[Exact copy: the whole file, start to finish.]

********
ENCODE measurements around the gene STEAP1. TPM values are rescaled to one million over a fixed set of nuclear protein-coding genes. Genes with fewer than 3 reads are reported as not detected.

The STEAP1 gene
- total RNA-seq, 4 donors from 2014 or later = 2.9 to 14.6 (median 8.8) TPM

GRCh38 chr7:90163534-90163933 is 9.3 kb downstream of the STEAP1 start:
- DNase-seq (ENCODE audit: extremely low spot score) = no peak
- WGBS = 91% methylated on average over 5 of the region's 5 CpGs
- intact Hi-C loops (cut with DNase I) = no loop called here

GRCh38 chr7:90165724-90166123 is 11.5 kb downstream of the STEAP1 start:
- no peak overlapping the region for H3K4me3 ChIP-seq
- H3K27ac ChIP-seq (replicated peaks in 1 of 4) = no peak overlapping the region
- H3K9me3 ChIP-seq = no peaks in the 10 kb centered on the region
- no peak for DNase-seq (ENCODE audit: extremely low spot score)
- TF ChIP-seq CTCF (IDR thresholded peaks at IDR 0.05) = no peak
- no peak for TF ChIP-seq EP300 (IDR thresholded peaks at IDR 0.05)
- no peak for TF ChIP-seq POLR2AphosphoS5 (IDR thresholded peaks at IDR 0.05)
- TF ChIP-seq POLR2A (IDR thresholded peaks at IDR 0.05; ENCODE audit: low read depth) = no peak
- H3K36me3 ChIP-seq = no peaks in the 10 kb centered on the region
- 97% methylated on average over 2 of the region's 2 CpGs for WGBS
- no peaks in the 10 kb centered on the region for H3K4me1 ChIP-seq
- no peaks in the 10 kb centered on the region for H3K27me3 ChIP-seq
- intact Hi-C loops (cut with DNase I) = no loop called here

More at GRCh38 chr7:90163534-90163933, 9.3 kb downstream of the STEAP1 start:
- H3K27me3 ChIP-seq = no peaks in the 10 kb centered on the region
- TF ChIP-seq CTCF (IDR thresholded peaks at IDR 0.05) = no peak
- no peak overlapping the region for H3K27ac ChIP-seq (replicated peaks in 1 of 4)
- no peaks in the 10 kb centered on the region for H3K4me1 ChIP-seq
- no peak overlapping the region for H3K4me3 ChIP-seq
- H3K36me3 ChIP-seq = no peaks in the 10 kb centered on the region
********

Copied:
ENCODE measurements around the gene STEAP1. TPM values are rescaled to one million over a fixed set of nuclear protein-coding genes. Genes with fewer than 3 reads are reported as not detected.

The STEAP1 gene
- total RNA-seq, 4 donors from 2014 or later = 2.9 to 14.6 (median 8.8) TPM

GRCh38 chr7:90163534-90163933 is 9.3 kb downstream of the STEAP1 start:
- DNase-seq (ENCODE audit: extremely low spot score) = no peak
- WGBS = 91% methylated on average over 5 of the region's 5 CpGs
- intact Hi-C loops (cut with DNase I) = no loop called here

GRCh38 chr7:90165724-90166123 is 11.5 kb downstream of the STEAP1 start:
- no peak overlapping the region for H3K4me3 ChIP-seq
- H3K27ac ChIP-seq (replicated peaks in 1 of 4) = no peak overlapping the region
- H3K9me3 ChIP-seq = no peaks in the 10 kb centered on the region
- no peak for DNase-seq (ENCODE audit: extremely low spot score)
- TF ChIP-seq CTCF (IDR thresholded peaks at IDR 0.05) = no peak
- no peak for TF ChIP-seq EP300 (IDR thresholded peaks at IDR 0.05)
- no peak for TF ChIP-seq POLR2AphosphoS5 (IDR thresholded peaks at IDR 0.05)
- TF ChIP-seq POLR2A (IDR thresholded peaks at IDR 0.05; ENCODE audit: low read depth) = no peak
- H3K36me3 ChIP-seq = no peaks in the 10 kb centered on the region
- 97% methylated on average over 2 of the region's 2 CpGs for WGBS
- no peaks in the 10 kb centered on the region for H3K4me1 ChIP-seq
- no peaks in the 10 kb centered on the region for H3K27me3 ChIP-seq
- intact Hi-C loops (cut with DNase I) = no loop called here

More at GRCh38 chr7:90163534-90163933, 9.3 kb downstream of the STEAP1 start:
- H3K27me3 ChIP-seq = no peaks in the 10 kb centered on the region
- TF ChIP-seq CTCF (IDR thresholded peaks at IDR 0.05) = no peak
- no peak overlapping the region for H3K27ac ChIP-seq (replicated peaks in 1 of 4)
- no peaks in the 10 kb centered on the region for H3K4me1 ChIP-seq
- no peak overlapping the region for H3K4me3 ChIP-seq
- H3K36me3 ChIP-seq = no peaks in the 10 kb centered on the region